And that is exactly what the Davies are now doing. Remembering their heartache of not having the resources to minister to the city of London in 1970, the couple with five others of like mind set up ACHAL, the Affordable Christian Housing Association Limited. That was in 1988 so their legacy over the years would be the provision of affordable accommodation for Christian workers in London who would otherwise “be squeezed out of London because prices were beyond them.” Over 22 years others have come on board with finance and management
and God has enabled many to stay on to serve in London by having accommodation provided. 2010 has become another significant milestone as a Chief Executive Officer has just been appointed for ACHAL.
With our time nearly through, it is John who has the last word: “Our account with Stewardship has meant we can be focused to give where it counts. Living in London helps us pray and support those committed to serve God here. Our latest thrill is the football club for young homeless men; some with addictions helped practically, others have come to faith. And seeing five young couples being married and committed to stay in London; our heart is with the next generation! It is a wonderful, vibrant life for which we praise God!”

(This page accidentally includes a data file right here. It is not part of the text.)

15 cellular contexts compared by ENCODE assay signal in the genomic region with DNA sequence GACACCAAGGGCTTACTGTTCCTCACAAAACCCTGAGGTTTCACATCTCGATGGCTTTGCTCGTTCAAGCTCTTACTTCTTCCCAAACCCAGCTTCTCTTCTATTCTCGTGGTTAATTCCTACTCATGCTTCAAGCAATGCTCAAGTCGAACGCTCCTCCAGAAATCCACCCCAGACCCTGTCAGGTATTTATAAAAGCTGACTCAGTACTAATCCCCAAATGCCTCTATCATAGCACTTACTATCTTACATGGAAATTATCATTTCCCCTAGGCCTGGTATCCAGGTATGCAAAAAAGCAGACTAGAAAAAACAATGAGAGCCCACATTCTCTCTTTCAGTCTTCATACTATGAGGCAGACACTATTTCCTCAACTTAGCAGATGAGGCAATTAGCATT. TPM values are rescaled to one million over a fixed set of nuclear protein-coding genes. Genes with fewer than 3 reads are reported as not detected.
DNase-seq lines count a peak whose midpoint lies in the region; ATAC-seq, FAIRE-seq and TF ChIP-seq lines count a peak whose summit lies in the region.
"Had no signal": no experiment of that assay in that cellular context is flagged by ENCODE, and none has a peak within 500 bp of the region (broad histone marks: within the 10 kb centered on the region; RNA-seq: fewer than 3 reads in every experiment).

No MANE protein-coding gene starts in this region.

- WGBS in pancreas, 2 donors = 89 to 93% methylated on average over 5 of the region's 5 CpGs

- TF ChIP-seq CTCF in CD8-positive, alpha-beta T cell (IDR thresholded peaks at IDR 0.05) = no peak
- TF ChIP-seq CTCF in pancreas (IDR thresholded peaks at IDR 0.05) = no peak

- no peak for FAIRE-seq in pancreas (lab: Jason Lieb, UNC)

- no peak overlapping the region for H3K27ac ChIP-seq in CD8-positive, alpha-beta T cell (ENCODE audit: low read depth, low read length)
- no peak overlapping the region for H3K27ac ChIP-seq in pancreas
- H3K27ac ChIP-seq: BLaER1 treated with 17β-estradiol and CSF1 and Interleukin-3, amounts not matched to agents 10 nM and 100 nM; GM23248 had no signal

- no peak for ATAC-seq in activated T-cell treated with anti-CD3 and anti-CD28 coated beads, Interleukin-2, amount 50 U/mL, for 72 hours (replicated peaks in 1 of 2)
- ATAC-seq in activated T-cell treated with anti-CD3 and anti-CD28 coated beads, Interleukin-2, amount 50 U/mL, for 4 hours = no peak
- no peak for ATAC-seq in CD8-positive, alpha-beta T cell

For more information on ACHAL visit www.achal.org.uk
Stewardship’s new teaching material – ‘Seasons of Giving’ – helps get to grips with one of the subjects we often struggle to talk about. Steve Pierce, Stewardship Head of Content, reports.
The problem with biblical teaching on money is that there is so much biblical teaching on money! Are we to bring our first fruits and rejoice in all the good things (Deuteronomy 26:11) or should we sell our possessions and give to the poor (Luke 12:33)?
The shared insight of these verses is generosity: giving that honours the Giver and serves the poor. The foolishness of the rich farmer in Jesus’ well known parable (Luke 12:13-21) is that both the vertical and the horizontal obligations of wealth are absent.
“True giving is an act of self-liberation. It becomes one of the major achievements of our life.”